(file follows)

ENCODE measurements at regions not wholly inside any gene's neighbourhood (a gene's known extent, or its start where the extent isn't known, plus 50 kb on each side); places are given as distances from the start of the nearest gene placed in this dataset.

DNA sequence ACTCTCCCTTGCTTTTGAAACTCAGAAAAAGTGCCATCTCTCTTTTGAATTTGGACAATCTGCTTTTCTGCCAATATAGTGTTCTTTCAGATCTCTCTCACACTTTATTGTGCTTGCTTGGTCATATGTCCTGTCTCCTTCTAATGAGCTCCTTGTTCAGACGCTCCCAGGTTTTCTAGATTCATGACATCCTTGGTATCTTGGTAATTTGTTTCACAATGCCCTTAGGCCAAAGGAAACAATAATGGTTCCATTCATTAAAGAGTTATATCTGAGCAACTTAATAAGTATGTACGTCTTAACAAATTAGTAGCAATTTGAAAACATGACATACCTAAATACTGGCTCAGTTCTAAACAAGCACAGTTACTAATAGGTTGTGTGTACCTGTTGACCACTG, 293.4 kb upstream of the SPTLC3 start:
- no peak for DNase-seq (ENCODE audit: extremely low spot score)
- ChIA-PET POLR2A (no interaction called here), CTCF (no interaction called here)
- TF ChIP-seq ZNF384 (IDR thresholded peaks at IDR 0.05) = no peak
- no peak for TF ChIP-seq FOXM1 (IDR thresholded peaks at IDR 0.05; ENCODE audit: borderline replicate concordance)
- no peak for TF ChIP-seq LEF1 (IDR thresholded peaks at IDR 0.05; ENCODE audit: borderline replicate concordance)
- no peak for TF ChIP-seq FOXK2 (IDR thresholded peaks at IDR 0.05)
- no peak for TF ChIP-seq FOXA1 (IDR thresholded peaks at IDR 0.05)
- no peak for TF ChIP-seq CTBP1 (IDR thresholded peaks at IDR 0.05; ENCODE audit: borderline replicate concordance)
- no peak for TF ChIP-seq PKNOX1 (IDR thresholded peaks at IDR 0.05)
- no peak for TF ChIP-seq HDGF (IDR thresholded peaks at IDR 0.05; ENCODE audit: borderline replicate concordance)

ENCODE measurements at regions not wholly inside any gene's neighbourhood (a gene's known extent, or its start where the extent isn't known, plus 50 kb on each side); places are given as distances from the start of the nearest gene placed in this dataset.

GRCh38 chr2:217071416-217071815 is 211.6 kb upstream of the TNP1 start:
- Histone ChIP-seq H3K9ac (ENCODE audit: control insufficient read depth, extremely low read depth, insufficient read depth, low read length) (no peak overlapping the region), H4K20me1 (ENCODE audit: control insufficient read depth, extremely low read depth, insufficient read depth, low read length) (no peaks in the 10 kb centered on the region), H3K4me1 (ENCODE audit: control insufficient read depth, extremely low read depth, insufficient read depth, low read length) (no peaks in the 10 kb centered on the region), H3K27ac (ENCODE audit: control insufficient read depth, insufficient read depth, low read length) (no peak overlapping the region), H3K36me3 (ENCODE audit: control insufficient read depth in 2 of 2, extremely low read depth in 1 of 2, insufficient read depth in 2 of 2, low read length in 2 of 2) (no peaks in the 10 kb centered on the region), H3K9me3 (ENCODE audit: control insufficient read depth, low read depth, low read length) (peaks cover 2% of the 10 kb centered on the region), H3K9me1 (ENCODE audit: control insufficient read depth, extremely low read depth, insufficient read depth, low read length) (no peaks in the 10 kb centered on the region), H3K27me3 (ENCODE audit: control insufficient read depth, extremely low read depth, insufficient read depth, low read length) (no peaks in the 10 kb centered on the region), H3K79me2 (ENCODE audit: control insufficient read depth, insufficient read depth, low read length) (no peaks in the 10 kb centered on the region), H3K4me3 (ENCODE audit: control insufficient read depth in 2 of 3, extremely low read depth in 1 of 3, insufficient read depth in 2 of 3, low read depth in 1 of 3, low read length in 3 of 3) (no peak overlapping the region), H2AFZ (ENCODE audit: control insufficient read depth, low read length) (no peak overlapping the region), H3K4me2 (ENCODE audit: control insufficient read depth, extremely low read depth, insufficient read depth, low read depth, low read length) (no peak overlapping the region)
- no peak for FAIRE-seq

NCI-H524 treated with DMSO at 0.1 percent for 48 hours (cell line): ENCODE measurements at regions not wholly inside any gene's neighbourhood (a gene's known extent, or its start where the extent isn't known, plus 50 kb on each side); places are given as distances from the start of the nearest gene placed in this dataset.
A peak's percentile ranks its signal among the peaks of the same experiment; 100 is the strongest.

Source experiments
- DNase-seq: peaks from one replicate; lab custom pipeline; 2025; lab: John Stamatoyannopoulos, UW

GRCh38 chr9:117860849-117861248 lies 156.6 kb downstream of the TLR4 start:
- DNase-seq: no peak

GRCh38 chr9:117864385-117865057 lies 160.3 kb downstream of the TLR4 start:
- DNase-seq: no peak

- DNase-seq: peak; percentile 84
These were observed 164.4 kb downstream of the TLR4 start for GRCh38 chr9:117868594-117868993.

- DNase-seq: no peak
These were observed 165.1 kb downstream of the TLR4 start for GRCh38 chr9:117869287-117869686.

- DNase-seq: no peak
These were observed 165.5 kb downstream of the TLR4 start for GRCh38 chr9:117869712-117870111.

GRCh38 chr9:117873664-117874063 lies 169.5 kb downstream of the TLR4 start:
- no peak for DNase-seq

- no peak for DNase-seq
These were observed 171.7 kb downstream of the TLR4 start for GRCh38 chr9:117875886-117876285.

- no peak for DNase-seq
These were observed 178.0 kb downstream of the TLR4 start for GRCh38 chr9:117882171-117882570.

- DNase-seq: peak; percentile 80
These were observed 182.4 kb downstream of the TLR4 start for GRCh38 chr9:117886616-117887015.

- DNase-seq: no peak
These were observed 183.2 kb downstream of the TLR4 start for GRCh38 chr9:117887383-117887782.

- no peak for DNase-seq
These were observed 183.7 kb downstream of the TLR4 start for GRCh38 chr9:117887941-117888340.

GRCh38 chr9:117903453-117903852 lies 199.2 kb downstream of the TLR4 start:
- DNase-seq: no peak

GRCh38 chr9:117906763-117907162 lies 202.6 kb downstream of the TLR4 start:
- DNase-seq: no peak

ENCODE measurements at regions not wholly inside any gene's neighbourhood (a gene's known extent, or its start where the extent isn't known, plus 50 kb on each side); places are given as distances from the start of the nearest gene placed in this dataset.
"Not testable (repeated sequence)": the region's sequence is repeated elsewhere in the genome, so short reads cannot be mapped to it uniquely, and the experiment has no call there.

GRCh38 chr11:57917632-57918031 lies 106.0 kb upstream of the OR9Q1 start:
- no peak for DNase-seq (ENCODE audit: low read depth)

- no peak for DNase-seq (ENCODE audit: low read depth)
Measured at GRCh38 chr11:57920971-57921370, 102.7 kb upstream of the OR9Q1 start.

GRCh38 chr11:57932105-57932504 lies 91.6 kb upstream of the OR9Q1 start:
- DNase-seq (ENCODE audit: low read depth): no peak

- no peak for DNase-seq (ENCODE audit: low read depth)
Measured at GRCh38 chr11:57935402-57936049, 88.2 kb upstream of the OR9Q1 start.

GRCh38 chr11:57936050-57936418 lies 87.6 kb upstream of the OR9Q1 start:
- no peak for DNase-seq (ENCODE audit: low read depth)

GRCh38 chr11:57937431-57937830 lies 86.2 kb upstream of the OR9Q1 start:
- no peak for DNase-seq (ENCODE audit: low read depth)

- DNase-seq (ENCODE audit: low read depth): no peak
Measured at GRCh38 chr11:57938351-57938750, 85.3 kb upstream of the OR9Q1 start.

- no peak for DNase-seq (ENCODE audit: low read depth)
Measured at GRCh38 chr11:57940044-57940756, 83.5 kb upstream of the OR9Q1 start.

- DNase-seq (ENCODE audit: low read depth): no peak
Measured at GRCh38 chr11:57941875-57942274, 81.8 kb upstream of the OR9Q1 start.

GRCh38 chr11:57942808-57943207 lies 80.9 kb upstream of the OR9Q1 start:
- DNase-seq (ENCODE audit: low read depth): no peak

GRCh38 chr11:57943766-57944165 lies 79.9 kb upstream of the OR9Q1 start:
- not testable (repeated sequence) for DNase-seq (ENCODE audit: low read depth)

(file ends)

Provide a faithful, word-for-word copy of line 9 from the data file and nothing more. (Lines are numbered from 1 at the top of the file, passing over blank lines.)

- no peak for TF ChIP-seq FOXA1 (IDR thresholded peaks at IDR 0.05)